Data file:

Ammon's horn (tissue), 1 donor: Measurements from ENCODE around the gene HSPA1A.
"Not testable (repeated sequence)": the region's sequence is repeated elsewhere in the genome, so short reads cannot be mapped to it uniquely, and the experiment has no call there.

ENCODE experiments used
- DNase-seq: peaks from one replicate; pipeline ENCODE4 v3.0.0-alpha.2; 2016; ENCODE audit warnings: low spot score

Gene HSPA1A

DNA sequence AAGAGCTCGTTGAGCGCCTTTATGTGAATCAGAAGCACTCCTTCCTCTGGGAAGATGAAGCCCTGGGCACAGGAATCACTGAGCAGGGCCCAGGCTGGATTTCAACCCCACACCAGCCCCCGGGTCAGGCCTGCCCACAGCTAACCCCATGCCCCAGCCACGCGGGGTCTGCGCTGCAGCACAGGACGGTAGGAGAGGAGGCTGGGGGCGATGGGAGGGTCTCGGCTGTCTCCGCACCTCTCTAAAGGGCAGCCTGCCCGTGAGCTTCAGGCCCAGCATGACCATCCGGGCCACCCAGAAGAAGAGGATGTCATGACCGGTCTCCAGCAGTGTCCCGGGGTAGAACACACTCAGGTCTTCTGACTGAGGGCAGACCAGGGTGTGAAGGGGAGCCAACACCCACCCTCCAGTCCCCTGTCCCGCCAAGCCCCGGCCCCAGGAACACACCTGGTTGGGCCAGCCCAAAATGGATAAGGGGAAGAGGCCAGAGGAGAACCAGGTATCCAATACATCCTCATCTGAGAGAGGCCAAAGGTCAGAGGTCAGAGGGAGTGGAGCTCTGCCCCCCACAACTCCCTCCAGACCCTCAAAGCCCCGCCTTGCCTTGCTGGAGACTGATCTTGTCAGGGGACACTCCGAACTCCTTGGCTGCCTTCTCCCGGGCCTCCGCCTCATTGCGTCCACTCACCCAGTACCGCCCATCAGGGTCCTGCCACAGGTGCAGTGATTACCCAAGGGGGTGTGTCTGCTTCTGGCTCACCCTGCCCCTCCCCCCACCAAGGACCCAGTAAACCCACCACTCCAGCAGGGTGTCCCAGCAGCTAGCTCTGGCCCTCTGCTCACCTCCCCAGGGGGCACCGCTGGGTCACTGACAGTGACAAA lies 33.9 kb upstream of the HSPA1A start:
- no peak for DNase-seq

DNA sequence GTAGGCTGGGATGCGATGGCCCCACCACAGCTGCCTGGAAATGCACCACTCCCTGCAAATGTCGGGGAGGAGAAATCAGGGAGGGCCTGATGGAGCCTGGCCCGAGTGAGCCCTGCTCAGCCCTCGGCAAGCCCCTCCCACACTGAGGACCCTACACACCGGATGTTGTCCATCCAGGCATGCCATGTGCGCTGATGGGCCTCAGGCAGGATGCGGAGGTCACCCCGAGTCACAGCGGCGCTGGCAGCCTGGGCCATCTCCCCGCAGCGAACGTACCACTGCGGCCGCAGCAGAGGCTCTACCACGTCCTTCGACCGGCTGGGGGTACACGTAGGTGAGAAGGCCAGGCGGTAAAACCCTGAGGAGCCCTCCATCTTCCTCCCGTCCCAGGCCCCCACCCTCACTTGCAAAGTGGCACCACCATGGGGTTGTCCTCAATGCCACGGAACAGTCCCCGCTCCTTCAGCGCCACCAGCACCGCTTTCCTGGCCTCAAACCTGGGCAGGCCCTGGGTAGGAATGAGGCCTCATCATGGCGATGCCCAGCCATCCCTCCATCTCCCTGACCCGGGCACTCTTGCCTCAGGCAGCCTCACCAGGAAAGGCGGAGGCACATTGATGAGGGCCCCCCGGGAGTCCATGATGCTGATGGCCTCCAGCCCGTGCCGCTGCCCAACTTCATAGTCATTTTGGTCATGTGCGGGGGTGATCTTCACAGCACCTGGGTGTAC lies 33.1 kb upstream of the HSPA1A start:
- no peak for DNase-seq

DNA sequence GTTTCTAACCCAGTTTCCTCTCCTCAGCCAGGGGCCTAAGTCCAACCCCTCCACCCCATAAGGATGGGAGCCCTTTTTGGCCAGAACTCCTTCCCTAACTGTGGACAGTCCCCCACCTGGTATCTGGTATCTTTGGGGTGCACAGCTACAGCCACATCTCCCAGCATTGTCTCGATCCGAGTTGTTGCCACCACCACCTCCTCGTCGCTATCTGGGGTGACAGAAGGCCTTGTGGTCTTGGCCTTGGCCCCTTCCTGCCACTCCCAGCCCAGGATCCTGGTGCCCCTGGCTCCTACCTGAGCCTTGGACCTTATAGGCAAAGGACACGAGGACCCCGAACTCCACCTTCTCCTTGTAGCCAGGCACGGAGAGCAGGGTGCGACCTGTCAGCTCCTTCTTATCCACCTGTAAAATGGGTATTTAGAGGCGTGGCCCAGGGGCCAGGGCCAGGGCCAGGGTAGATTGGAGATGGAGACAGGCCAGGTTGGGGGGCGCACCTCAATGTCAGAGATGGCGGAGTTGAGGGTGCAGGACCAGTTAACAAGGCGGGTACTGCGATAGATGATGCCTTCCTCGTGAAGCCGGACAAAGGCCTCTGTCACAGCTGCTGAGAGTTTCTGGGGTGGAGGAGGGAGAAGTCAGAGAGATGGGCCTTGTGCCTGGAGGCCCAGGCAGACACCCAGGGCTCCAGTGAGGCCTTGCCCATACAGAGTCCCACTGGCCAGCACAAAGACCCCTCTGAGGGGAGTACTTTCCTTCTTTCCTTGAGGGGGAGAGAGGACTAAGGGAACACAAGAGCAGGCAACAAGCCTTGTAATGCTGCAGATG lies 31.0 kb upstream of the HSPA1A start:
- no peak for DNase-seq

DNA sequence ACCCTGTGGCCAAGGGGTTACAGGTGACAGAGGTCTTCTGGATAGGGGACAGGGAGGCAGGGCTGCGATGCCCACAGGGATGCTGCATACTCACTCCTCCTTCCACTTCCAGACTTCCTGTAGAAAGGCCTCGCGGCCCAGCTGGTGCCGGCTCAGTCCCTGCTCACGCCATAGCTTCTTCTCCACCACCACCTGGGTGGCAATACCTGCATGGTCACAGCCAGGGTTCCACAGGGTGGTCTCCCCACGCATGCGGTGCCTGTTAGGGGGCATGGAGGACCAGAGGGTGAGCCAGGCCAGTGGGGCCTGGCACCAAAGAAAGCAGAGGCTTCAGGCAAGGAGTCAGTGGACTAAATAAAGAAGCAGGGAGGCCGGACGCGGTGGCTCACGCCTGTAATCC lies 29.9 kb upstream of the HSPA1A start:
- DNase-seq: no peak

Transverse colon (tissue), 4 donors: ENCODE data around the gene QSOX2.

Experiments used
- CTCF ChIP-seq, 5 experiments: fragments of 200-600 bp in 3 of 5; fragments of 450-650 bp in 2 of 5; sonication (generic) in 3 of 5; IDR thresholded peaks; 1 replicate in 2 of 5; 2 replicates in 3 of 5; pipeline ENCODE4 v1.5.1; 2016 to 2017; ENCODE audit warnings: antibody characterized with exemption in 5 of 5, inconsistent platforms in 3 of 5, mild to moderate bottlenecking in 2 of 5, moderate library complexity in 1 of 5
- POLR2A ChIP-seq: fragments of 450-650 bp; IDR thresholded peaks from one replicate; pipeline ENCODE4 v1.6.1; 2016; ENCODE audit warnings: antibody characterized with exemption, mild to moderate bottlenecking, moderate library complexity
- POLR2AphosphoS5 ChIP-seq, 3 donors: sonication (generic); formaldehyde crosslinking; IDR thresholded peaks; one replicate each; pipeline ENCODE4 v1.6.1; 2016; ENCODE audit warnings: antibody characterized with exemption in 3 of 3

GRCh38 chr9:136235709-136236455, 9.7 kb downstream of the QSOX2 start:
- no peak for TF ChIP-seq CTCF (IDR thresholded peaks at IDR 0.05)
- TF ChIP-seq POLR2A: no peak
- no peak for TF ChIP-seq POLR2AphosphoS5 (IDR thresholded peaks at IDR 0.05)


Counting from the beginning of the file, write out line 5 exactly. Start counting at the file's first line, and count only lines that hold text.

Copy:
Gene HSPA1A